Health Minister Nitzan Horowitz said Wednesday that Israelis may need to get a fourth COVID-19 vaccine dose at some point if cases climb again, as the country’s top coronavirus official warned that the country may already be seeing the start of a fifth infection wave.
“It’s not unreasonable [to think] we’ll need a fourth vaccine,” said Horowitz in an interview with Channel 12, after Health Ministry data indicated that 9 percent of the new cases diagnosed Tuesday had received the third booster dose.
Most concerns, however, have revolved not around triply-vaccinated adults, but children who have yet to be vaccinated. Israel began giving shots to kids as young as 5 this week, amid signs pointing to increasing infection rates among kids.
Some commentators have referred to the current rise in infections as the “children’s wave.”
Coronavirus czar Salman Zarka, who is spearheading the national response to the pandemic, said he believes Israel is already in a new wave of infections.
“We’re not in between waves, we’re at the start of a new wave,” Zarka told the Kan public broadcaster Wednesday.
“When we thought about the fifth wave, we didn’t think about an increase in cases like this one. We thought about a new variant imported from abroad, about what’s happening now in Europe,” Zarka said. “The increase now is too early and too fast. I don’t want to call it the fifth wave, or a new wave at all.”
There were 605 new infections on Tuesday, around 76% of which were unvaccinated people. It wasn’t clear if the 9% of people who were infected after receiving a booster shot caught the disease after the two weeks needed for the dose to fully take effect.
Horowitz said he doesn’t think Israel is entering a new wave of infection, despite the rising number of cases.
“If we are entering a fifth wave, our strategy is to vaccinate as many people as possible and live alongside COVID,” he said.
Channel 12 reported that the campaign to vaccinate children was off to a slow start, with just four percent of parents setting up appointments.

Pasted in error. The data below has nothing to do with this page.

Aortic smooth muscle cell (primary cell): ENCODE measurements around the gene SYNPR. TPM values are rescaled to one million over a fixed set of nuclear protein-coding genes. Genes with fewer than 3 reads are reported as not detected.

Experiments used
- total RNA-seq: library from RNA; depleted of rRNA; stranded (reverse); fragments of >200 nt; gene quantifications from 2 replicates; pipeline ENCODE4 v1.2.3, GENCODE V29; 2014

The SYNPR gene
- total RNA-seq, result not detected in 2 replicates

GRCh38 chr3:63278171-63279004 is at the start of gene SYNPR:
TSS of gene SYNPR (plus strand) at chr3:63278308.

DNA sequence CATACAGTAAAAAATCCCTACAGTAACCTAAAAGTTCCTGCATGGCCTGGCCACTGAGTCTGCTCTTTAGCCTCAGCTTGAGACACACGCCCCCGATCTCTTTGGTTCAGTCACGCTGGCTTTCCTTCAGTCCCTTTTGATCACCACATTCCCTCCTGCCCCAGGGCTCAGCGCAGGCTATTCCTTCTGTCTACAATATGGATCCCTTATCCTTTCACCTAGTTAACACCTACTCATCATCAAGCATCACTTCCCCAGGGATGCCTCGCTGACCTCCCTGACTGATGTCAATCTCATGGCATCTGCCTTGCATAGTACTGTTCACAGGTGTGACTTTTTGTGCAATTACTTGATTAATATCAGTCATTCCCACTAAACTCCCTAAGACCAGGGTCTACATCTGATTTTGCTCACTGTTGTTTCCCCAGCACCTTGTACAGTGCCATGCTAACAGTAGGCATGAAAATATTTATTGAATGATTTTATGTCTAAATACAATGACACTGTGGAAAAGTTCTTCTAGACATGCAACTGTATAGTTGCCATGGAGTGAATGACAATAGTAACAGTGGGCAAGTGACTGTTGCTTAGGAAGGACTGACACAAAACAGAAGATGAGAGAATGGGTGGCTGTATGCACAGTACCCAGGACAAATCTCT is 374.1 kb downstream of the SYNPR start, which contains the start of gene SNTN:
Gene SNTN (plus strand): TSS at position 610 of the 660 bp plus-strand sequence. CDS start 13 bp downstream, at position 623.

Ilana Gans, chief of staff of the public health services department at the Health Ministry, said Wednesday that around 30,000 young children in Israel are booked in to receive coronavirus vaccines. Some 1 million children are eligible for the shots.
“There’s no reason to wait with the children’s vaccination. The virus doesn’t wait. It can be dangerous to children,” Horowitz said, citing the virus’s acute symptoms and potential long-term effects, including concentration problems, anxiety and breathing difficulties.
Surveys have found widespread hesitancy toward vaccinating children in Israel, but Horowitz said that thousands were in line for the shot and there were “good indications” about the number of children who will receive the inoculation.
Over 5.7 million Israelis have received two vaccine doses, and over 4 million have had a booster shot, out of a population of 9.2 million. Around 700,000 eligible adults remain unvaccinated.
Zarka told Kan that there’s a misconception in Israel that the danger is over, when “vaccination is the main tool” for tackling it.
“The pandemic is still here,” he warned. The million who didn’t get their booster yet “are not anti-vaxxers… maybe they falsely believe” that the danger is over, he said.
Officials from the Health Ministry warned lawmakers on Wednesday that there may be a need for new virus restrictions if cases cross the threshold of over 1,000 new infections diagnosed per day or infection rates are seen rising.
“If we pass the transmission rate of 1.2, we will have to use restrictions to reduce crowd sizes as a first stage, including in venues operating under the Green Pass, as these are events where more infections are seen,” Gans told the Knesset’s Constitution, Law and Justice Committee.
Health Ministry figures Wednesday showed that Israel’s transmission rate stood at 1.08, based on data from 10 days earlier.
Also known as the “R-number,” the figure represents the number of people each confirmed patient infects, on average. Any number over 1 signifies that case numbers are rising. The infection rate had been below 1 for two months before hitting that threshold several days ago.
At a meeting of the coronavirus cabinet Tuesday, the first in some two months, Prime Minister Naftali Bennett reportedly warned of possible restrictions to stem COVID-19 infections during the upcoming Hanukkah holiday.
As of Wednesday evening, there were 6,606 active cases, including 122 people in serious condition. There have been 14 fatalities in the past week, bringing the toll since the start of the pandemic to 8,180.